A similar kind of spontaneity can be found in the recorded performances of the concertos of Antonio Vivaldi released by Brilliant Classics. These involve a string ensemble called L’Arte dell’Arco led by its concertmaster Federico Guglielmo, who is soloist in all concertos for violin. Brilliant has been releasing albums that have probably been extracted from the 66-CD “new, extended, improved and upgraded” box set called Vivaldi Edition. This year saw the release of three of those “piecemeal” albums, each taken from one of the twelve collections that Vivaldi published. Opus 8, given the title Il cimento dell’armonia e dell’inventione (the contest between harmony and invention), was released in February. This is likely to be the most popular of the releases, since the first four concertos are known as a group as The Four Seasons. This was followed by the release in July of the twelve concertos in Opus 9, given the title La Cetra (the lyre). This collection may be less familiar but is particularly engaging for the ways in which the performances honor the plucked-string connotations of the title. Finally, this month began with the release of Opera 11 and 12 in a single album. (Opus 10 is a collection of six flute concertos.) No matter how much you think that there is something “routine” across the many concertos that Vivaldi composed, there is a freshness to each of these albums that will quickly seduce you into appreciating how every concerto that Vivaldi wrote has its own unique qualities.

Freshness is also the order of the day in at least two of the releases that celebrate the centennial of the birth of Russian pianist Sviatoslav Richter in March of 1915 (better late than never). Having just discussed how that freshness can still be found in Vivaldi, it is appropriate to begin with release of a major Bach album by Richter. This is what seems to be the only recording of Richter playing all 48 preludes and fugues in Johann Sebastian Bach’s two Books of The Well-Tempered Clavier. As is the case with many of the available Richter recordings, the performances were taken from a series of four recitals (twelve preludes and fugues at each) that Richter gave in Innsbruck in July and August of 1973. Parnassus Records released the entire collection this past May and took the relatively imaginative packaging strategy of issuing everything on a single Audio DVD. Purists may grouse about the fact that these preludes and fugues are not being played on a “period” instrument. However, whether one is learning to play these pieces or learning to listen to them, what matters most is the clarity of the individual voices that contribute to Bach’s counterpoint (this is as true of the preludes as it is of the fugues); and it is extremely difficult (if not impossible) to find a performance in which Richter neglects that need for clarity. This album simply cannot be ignored by anyone who takes listening to Bach seriously.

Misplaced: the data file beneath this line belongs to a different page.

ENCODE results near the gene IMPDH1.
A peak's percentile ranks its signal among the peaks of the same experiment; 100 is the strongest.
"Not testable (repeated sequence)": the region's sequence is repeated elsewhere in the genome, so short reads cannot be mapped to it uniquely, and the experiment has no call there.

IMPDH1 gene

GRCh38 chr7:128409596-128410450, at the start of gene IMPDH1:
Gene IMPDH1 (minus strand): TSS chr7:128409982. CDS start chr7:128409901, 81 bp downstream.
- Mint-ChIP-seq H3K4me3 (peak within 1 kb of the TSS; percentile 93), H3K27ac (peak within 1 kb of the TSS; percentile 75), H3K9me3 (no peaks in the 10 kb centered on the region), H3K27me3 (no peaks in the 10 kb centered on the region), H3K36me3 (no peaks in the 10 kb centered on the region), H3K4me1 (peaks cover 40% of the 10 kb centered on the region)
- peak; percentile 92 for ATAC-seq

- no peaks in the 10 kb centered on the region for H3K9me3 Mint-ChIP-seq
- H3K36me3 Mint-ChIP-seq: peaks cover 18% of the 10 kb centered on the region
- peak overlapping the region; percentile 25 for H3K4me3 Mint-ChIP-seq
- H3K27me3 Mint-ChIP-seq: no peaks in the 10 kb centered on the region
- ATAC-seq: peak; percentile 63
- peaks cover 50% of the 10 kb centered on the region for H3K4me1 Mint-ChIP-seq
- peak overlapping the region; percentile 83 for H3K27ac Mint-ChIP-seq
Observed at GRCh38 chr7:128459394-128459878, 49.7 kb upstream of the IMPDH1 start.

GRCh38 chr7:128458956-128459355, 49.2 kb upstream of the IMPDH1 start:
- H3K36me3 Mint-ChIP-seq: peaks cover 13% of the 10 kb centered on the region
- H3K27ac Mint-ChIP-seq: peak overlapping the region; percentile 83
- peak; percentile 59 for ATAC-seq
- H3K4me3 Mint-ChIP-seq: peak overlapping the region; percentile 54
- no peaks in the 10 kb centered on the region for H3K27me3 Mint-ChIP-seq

Those who prefer breadth to depth will probably be more interested in the 24-CD box set Sviatoslav Richter: The Complete Warner Recordings. Because of its size, this site devoted three articles to this collection, one for solo piano music, one for concertos, and one for chamber music (including a single CD of art song). Here again, the factor that matters most across all three of these categories in the clarity that Richter brings to what he is playing, whether the music comes from the eighteenth, nineteenth, or twentieth century. Indeed, his skill at bringing clarity to his Bach performances serves him just as well with modernists at a considerable distance from Bach. Perhaps the best example in this collection is that of Alban Berg’s 1925 Kammerkonzert (chamber concerto) recorded at a concert performed at the Théâtre de l’Athénée in Paris in December of 1977. Richter shared solo duties with violinist Oleg Kagan, and they were accompanied by an ensemble of thirteen wind instrumentalists from the Moscow Conservatory conducted by Yuri Nikolayevsky. Having had to sit through at least one rather opaque performance of this work in concert (with an excellent set of performers whose names are best left not mentioned), I could not help but drop my jaw at just how self-evident this recording made the music seem.

The other major collection that occupied my time this year actually crossed the boundary between 2015 and 2016. This was A Tribute to Rudolf Barshai, a twenty-CD box set released by ICA Classics in November of 2015. My guess is that most readers will appreciate that I was not ready to write about everything in this collection until the first quarter of this year, which means that, for all intents and purposes, it is part of my memory of the current year! Over the course of this entire collection, one is exposed to recorded documents of Barshai as a solo violist, as the founding member of the Borodin Quartet and an distinctive performer of chamber music with other partners, as a conductor of orchestras (both full ensembles and chamber orchestras), as an arranger, and as the author of a performing version of all five movements of Gustav Mahler’s tenth symphony. In other words there is as much breadth here as in the Richter box set, and it would be safe to say that there is not a dull moment across the entire repertoire covered by this collection.